The report notes that at least four agencies (Episcopal Relief & Development, Episcopal Church Foundation, Colleges and Universities of the Anglican Communion and the Anglican United Nations Observer) probably would not leave New York if the DMFS moved. Thus, they would be faced with having to rent space.

“This led us to a simple question: If our affiliated agencies would be willing to pay market rates to a third party, might they be willing to share in costs with the entity that has hosted them at no charge over many years?” the writers say.

The grants in this triennium would completely offset the rent charged, but in the future, the report suggests the rent offset by those grants might be less than 100 percent and could be negotiated differently with each agency, “depending on differences in circumstances and the goals of the partnership.”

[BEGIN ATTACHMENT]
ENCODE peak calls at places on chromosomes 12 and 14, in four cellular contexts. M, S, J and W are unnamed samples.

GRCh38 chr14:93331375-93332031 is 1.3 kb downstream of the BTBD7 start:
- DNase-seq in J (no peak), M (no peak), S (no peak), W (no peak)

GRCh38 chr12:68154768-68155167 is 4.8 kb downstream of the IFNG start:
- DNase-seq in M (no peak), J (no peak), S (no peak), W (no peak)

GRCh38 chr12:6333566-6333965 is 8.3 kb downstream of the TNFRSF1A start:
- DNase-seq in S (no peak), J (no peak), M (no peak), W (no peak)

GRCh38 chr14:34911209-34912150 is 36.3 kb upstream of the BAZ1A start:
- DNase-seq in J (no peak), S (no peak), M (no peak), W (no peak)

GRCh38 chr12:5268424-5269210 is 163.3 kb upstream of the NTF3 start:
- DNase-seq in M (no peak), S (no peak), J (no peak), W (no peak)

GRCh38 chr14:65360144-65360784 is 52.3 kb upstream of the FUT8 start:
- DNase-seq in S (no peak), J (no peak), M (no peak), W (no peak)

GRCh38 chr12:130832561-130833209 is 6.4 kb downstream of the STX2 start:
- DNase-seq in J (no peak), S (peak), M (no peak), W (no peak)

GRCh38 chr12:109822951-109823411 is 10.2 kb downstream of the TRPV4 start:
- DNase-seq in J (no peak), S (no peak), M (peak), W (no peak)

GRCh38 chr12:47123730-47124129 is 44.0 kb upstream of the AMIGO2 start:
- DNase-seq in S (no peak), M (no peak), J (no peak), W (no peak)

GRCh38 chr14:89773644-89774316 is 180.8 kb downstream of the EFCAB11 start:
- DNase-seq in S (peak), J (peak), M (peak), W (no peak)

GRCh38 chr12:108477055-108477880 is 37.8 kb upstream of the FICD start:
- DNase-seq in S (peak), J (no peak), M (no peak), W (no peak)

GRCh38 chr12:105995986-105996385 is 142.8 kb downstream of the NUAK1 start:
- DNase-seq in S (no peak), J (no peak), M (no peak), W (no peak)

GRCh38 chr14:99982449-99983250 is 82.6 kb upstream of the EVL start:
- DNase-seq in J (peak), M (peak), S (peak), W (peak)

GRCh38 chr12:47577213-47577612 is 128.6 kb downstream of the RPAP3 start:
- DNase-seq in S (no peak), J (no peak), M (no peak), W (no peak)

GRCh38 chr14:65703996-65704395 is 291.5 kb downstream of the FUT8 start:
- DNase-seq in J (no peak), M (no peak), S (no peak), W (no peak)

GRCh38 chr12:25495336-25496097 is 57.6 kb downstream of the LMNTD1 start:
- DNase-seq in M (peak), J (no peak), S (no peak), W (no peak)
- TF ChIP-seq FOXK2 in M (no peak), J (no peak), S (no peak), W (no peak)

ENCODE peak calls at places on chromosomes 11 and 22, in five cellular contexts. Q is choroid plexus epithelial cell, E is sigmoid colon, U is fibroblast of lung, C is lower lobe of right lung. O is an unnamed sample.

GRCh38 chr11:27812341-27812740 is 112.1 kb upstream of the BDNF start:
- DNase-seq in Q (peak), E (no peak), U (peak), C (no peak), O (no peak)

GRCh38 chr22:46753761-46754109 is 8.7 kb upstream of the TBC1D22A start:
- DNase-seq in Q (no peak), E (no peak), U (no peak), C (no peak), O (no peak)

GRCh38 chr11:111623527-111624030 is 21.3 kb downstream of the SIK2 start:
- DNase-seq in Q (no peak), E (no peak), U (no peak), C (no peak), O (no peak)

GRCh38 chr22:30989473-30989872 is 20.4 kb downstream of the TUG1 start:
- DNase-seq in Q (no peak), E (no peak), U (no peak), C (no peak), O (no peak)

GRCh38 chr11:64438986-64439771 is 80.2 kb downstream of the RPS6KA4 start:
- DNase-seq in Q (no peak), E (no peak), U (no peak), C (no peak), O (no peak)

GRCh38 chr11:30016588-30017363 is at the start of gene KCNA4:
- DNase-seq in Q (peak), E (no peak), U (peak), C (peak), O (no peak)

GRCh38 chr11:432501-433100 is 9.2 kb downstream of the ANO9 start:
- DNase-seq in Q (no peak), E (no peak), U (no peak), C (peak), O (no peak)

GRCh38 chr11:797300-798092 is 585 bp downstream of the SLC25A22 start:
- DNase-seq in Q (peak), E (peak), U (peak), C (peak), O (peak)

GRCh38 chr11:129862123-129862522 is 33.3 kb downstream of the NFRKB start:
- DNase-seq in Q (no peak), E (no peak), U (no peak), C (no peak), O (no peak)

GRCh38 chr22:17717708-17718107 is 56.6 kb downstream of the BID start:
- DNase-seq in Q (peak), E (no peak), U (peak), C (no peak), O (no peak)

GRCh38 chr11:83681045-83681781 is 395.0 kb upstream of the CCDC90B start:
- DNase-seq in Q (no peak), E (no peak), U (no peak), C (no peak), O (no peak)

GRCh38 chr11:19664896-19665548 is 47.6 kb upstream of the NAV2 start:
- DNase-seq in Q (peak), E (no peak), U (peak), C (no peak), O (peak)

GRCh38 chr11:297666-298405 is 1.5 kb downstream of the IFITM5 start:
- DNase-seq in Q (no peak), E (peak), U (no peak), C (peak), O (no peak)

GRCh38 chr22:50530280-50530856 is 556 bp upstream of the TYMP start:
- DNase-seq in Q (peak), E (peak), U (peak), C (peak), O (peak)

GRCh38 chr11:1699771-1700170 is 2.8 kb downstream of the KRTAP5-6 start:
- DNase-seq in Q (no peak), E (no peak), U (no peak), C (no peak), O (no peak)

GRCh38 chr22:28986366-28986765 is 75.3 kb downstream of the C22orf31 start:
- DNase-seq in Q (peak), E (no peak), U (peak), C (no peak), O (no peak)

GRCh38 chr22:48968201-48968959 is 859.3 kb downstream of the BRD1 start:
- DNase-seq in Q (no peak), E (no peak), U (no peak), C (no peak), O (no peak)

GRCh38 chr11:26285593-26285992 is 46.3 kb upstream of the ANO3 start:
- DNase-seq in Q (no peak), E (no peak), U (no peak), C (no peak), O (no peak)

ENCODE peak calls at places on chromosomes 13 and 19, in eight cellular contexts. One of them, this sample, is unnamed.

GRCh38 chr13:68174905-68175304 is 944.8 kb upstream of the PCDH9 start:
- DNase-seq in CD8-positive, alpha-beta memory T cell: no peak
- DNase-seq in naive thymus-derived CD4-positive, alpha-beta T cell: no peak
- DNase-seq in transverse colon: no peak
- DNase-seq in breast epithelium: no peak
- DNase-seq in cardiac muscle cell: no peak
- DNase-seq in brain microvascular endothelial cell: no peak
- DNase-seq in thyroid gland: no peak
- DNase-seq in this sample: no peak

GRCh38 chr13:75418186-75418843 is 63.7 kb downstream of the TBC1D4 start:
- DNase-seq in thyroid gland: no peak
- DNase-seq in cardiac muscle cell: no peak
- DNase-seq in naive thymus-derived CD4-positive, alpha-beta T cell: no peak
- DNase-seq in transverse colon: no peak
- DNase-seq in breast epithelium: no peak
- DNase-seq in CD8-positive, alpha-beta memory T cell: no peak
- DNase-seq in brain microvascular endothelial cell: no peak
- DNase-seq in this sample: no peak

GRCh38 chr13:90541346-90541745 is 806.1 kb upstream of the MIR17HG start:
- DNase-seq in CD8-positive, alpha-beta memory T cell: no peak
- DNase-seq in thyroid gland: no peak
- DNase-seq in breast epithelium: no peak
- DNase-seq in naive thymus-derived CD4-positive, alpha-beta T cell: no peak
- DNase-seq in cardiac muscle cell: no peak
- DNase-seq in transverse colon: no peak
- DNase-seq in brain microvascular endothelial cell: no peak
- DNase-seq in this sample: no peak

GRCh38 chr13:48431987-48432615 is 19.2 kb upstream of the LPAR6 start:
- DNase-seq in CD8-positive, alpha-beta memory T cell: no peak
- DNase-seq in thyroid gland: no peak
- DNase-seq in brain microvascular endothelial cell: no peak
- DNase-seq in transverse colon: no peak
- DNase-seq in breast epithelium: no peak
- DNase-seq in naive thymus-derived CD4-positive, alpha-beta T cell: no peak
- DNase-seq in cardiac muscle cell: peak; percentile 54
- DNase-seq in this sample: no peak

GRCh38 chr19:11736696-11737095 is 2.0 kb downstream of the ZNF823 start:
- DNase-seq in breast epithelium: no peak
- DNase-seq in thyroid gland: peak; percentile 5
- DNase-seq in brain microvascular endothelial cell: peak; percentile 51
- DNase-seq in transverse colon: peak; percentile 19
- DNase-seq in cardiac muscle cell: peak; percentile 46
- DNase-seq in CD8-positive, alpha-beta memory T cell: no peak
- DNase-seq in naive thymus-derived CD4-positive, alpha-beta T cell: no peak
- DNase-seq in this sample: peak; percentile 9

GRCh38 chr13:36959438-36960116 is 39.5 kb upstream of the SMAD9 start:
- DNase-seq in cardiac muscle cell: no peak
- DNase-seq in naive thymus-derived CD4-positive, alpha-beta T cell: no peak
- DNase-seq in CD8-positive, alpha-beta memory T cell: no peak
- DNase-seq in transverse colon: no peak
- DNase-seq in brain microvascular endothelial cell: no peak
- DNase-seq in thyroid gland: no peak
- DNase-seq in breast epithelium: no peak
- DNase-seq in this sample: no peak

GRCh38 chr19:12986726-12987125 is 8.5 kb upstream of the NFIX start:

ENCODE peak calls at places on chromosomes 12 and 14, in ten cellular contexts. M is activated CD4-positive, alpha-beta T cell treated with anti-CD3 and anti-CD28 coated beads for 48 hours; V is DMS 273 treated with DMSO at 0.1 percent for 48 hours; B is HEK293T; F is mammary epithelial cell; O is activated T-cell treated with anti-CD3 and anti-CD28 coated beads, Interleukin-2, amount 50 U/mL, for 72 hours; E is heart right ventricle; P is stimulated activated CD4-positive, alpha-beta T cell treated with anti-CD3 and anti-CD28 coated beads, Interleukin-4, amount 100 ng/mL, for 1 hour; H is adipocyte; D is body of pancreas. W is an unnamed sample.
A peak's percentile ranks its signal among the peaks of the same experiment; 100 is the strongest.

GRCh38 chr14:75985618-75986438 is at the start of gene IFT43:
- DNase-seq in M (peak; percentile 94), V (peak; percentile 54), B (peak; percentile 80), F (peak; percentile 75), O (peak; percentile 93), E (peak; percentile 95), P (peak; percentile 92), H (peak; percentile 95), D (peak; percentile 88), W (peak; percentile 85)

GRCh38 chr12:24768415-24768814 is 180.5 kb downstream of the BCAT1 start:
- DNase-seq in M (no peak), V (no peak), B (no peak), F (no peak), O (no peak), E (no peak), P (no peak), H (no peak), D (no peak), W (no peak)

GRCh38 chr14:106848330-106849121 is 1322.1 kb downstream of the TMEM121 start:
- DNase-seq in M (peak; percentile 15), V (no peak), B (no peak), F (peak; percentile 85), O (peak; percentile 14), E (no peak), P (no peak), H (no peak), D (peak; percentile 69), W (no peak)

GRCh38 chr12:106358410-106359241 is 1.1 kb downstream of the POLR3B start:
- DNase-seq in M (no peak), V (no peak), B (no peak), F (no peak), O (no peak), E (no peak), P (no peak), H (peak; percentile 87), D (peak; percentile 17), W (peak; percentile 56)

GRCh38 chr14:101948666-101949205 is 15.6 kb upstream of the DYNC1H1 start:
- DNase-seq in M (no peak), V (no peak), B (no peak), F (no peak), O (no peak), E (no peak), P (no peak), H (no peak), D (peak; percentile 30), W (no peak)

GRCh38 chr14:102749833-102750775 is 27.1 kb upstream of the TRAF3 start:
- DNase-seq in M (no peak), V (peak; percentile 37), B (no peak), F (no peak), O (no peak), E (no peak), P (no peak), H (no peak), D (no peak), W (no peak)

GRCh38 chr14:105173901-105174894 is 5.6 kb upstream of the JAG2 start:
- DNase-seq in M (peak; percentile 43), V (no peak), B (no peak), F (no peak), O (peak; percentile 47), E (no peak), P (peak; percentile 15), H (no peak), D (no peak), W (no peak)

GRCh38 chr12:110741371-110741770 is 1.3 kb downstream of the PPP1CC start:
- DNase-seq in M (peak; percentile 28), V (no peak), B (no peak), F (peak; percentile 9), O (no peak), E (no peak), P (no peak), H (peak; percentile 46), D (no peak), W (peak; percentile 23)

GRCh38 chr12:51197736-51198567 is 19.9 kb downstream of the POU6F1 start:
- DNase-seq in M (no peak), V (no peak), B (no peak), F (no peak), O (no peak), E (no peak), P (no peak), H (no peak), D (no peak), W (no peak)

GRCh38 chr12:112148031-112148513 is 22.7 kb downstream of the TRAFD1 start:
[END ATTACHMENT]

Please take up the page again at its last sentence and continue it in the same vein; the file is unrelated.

Forging such agreements “would distribute the risk of owning the church center among several entities instead of concentrating it only in DFMS,” the report says.

The report acknowledges that part of the interest in church center relocation was rooted in a desire to eliminate debt service from the DFMS budget. The budget includes service on two loans and a line of credit for operating expenses for which there is no balance.

One loan is for a parking lot in Austin, Texas, that was purchased as a potential site for relocating the Archives of the Episcopal Church. Revenue from that operation covers the interest on the loan and has allowed for repayment of some of the principal, the report says.

The second loan, for $37 million, was taken out in 2004 to pay for an extensive remodeling of the church center after council decided not to relocate the denominational offices. Much of that work had to do with asbestos abatement. The loan was renegotiated in 2010 and is due to be renegotiated again in 2016, the report says.